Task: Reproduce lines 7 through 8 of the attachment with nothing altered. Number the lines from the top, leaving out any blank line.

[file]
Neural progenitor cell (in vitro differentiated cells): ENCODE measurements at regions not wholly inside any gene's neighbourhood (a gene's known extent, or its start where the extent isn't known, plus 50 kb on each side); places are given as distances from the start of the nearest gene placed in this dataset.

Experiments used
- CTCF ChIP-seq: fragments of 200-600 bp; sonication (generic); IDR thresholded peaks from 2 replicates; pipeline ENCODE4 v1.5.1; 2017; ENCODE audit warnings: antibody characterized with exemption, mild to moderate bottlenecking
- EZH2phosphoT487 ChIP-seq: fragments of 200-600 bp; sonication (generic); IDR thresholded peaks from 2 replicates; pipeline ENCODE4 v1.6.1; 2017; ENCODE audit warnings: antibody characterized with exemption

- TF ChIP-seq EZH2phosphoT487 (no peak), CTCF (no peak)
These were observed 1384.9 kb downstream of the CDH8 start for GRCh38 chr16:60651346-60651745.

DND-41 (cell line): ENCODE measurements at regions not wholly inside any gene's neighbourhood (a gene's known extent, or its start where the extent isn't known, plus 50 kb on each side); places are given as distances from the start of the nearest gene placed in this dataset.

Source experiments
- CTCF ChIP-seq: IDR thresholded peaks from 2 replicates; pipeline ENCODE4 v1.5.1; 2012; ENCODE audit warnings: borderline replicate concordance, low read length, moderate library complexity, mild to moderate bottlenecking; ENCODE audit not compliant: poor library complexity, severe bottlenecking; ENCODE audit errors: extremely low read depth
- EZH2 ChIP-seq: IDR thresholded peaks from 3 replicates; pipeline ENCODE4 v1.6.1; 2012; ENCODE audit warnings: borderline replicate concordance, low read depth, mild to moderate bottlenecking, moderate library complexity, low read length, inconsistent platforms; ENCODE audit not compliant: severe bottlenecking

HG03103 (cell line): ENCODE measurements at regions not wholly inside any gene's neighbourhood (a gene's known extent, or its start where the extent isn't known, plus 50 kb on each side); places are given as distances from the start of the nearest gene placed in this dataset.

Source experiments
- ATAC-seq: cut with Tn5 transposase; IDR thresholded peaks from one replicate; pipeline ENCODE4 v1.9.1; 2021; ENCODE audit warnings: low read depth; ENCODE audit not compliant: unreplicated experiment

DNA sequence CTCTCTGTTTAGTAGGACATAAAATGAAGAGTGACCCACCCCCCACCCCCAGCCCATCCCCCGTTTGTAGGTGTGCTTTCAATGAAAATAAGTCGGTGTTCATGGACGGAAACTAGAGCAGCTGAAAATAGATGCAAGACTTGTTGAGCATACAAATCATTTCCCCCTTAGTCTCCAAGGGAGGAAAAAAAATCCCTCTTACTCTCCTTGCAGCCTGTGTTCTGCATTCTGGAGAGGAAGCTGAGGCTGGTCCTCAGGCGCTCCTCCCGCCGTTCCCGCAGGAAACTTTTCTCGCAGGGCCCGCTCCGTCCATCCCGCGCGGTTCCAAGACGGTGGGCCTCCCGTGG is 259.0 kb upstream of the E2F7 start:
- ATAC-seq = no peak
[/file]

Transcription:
DND-41 (cell line): ENCODE measurements at regions not wholly inside any gene's neighbourhood (a gene's known extent, or its start where the extent isn't known, plus 50 kb on each side); places are given as distances from the start of the nearest gene placed in this dataset.

Source experiments